Thierry Allemand is one of Cornas' greatest characters. A true individualist, he can be difficult to approach or reach but he can also be an effusive fountain of information. He defends tradition but then toys with modernity. His vineyards are immaculate but his winemaking can be on the edge. In a small town where everyone else has their cellar down below, his is a 10-minute drive up on the plateau above. He's an enigma wrapped in a riddle layered with conundrum. (For more background on Allemand you can reference my cellar notes from October 2007).
On the way up to Allemand's cellar we stop amidst the vines to look at some of his latest efforts. New gleaming white plastic stakes dot various parcels on the hillside below. I figure Allemand is about to rail against them.
"With those new stakes?" he responded when I asked him whose parcels they are. "Those are mine. The new plastic stakes are great: They're more flexible in the wind, you can drive them deeper into the ground to start with, and they last 25 years. With the wood stakes, they snap and fray and you have to replace them often," he said matter-of-factly.
We stop to scan the various exposures of Cornas that stretch out in front of us—the appellation is rife with convex and concave hillsides that provide warm and cool spots. Flashes of snow still sit on some, while others already look as if they're roasting away.
As we get to the cellar, Allemand delivers the most incongruous line of my trip so far: "I much prefer 2008 to 2009," he said. "The acidity is better. 2009 is too ripe."
Granted, Cornas has a tendency to weather cooler, wetter years better—its more exposed parcels drain exceptionally well and act as a sun trap, and thus can be exacerbated in warm years. But preferring 2008 to 2009? Allemand is definitely in the minority on that one.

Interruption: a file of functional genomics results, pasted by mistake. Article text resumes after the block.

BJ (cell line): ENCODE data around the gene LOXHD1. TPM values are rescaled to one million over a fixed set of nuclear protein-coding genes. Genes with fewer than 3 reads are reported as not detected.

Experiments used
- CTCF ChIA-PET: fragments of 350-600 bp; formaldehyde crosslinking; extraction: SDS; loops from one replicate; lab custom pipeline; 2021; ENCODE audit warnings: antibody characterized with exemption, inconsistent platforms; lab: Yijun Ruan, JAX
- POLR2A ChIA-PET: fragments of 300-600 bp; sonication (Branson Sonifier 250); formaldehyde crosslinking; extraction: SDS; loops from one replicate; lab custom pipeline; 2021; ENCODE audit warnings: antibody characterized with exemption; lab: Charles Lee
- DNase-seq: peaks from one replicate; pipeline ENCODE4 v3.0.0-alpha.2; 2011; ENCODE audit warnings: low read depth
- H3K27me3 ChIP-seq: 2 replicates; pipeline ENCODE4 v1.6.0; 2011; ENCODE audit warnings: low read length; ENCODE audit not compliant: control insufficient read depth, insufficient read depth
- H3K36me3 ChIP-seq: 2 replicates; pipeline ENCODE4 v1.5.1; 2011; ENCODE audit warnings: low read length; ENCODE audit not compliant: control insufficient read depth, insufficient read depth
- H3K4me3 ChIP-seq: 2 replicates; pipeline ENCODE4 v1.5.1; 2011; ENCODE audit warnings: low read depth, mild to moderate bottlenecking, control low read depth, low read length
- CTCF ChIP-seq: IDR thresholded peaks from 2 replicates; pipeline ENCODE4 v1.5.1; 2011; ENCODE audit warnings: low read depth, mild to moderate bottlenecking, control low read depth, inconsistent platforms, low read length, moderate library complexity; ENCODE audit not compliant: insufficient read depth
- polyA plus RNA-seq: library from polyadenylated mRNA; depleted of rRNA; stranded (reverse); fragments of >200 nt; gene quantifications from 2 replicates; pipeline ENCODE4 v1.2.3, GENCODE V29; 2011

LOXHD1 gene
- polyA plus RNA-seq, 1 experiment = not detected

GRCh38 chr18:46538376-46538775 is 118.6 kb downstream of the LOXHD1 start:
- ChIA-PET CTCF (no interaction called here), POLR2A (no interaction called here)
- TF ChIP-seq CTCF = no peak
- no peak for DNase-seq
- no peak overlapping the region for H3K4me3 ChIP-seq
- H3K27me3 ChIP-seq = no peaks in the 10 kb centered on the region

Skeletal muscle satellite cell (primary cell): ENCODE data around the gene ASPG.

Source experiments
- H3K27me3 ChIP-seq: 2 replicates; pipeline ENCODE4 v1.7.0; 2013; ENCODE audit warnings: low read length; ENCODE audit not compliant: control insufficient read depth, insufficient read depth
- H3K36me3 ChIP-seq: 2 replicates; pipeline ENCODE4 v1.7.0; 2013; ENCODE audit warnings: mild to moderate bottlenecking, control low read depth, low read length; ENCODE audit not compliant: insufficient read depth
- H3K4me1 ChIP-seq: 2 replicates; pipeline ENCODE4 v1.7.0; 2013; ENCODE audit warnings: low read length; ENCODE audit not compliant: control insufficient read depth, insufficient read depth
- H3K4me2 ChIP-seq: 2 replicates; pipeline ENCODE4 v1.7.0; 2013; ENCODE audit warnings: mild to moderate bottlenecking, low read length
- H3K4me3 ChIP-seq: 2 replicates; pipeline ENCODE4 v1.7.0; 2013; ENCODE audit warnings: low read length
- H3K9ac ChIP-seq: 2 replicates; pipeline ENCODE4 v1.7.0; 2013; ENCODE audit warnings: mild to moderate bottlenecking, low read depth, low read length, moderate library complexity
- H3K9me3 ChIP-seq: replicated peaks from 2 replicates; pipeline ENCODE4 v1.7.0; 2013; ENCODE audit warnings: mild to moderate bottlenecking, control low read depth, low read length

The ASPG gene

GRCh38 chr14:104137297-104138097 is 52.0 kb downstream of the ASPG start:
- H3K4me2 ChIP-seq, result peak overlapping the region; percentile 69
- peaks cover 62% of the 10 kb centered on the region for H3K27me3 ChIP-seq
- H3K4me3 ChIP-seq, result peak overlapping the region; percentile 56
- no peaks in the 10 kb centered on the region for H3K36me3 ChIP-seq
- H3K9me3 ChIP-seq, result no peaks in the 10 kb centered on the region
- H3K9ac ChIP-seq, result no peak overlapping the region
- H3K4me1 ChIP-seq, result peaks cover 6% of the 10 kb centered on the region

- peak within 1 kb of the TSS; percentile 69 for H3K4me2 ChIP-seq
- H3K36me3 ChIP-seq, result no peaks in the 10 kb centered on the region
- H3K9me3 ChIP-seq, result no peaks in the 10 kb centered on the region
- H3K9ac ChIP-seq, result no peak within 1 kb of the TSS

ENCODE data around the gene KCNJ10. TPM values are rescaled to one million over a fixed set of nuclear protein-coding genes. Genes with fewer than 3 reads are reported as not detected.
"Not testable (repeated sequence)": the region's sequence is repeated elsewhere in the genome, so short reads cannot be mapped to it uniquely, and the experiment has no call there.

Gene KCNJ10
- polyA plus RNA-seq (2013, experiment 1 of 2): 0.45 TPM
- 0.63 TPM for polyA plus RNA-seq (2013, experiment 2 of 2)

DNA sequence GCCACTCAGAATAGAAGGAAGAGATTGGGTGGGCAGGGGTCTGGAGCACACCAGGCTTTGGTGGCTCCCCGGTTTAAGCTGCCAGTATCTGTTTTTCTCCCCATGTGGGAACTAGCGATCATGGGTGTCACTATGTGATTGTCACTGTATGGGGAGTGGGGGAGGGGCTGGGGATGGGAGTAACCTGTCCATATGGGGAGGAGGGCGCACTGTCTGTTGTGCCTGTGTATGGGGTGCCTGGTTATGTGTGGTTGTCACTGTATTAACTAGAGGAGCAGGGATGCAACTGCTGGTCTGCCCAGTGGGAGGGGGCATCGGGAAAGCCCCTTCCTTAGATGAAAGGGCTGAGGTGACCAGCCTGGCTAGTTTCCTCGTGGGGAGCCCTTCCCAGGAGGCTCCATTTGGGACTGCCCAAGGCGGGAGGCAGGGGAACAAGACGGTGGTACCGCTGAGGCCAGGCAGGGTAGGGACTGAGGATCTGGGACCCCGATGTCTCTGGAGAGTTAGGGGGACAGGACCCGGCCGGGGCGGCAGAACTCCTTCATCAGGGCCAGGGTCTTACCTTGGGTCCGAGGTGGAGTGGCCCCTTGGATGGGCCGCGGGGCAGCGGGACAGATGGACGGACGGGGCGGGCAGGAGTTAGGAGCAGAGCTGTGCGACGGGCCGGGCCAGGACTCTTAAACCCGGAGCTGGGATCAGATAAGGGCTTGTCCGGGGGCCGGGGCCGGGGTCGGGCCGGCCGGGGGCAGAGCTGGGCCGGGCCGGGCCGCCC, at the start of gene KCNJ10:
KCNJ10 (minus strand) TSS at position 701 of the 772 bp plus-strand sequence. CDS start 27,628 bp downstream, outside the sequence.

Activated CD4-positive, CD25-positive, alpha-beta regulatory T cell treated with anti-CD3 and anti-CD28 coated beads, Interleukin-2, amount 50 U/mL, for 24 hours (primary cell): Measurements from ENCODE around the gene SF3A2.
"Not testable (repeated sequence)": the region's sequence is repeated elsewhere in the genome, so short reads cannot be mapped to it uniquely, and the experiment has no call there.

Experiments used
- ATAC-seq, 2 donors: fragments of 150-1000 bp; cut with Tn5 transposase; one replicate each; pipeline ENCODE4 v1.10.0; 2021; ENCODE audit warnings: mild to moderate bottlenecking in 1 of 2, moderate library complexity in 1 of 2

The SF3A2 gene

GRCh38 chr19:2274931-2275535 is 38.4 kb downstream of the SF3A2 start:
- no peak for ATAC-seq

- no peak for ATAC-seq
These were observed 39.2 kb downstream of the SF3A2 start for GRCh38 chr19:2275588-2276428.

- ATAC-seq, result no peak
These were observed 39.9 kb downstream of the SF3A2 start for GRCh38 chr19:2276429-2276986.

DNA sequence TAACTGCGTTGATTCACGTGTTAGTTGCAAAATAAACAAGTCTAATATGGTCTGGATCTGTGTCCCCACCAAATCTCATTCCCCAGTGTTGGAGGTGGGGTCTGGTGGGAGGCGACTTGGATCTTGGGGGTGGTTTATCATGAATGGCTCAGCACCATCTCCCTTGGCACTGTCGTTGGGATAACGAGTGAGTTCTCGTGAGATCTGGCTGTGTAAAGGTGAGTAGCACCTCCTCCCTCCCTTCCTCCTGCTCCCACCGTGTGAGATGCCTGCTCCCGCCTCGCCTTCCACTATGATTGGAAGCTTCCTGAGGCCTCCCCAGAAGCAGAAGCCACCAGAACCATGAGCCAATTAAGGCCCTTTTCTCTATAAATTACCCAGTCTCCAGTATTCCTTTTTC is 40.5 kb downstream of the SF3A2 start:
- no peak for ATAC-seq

In 2009, though, Allemand noted that his fermentation went fast. The malolactic fermentation finished in tank before he had even racked to barrel, while the 2008 ferments, particularly the malo, dragged on.
"You can't get the finesse with a fast fermentation like that," he said. "I'd rather have a longer malo, and in 2008 the malo was very long."
Both vintages are still in their component parts here. There are two wines made, blends of parcels with similar vine age. We taste two barrels destined for the 2008 Cornas Chaillot, the first is open and fresh, with plum and anise notes and an almost velvety edge, though an edgy note underneath checks in. The second, from the Teyssier parcel, shows more pepper and tobacco, both are surprisingly dark in profile for the vintage.
Allemand made no concessions to the lighter vintage in 2008, keeping all his stems for the maceration as usual. The portions slated for the 2008 Cornas Reynard show more wild, sauvage notes of game, espresso, roasted fig, chestnut and lavender. The texture is both plush and nervy at the same time.
Thierry Allemand marches to the beat of his own drum, preferring the '08 vintage to '09.
It's an impressive showing for the wine, and Allemand notes that he harvested everything after the early September rains and picked most of his fruit into October, when most other folks were picking fast and earlier to avoid rot.
Despite his preference for the style of 2008, I think 2009 is clearly the stronger vintage, even at chez Allemand. We taste the same parcels for the 2009 Cornas Chaillot, as we did for the '08, and they're shades darker in fruit, with more crushed plum and anise notes laced with additional melted licorice and fruit cake hints. A sample lot for the 2009 Cornas Reynard is drawn from a foudre (large oak barrels) and it's very intense, with gorgeous pastis, crushed plum and incense notes. It's a dynamic, vivid young wine, with Allemand's telltale edgy feel adding more length and dimension.
This is a small domaine, with just 5 hectares producing 12,000 bottles annually (evenly divided among the two cuvées). The wines are not for everyone, as the wine's edgy note is likely from a touch of volatile acidity. But lovers of wild, old-school Syrah will find these to be a unique experience worth the hunt.
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P R Mitchell — New Zealand — March 16, 2010 5:41pm ET
James Molesworth — Senior Editor, Wine Spectator — March 16, 2010 6:16pm ET
Conor Twomey — Ireland — March 16, 2010 7:34pm ET
James Molesworth — Senior Editor, Wine Spectator — March 18, 2010 9:44am ET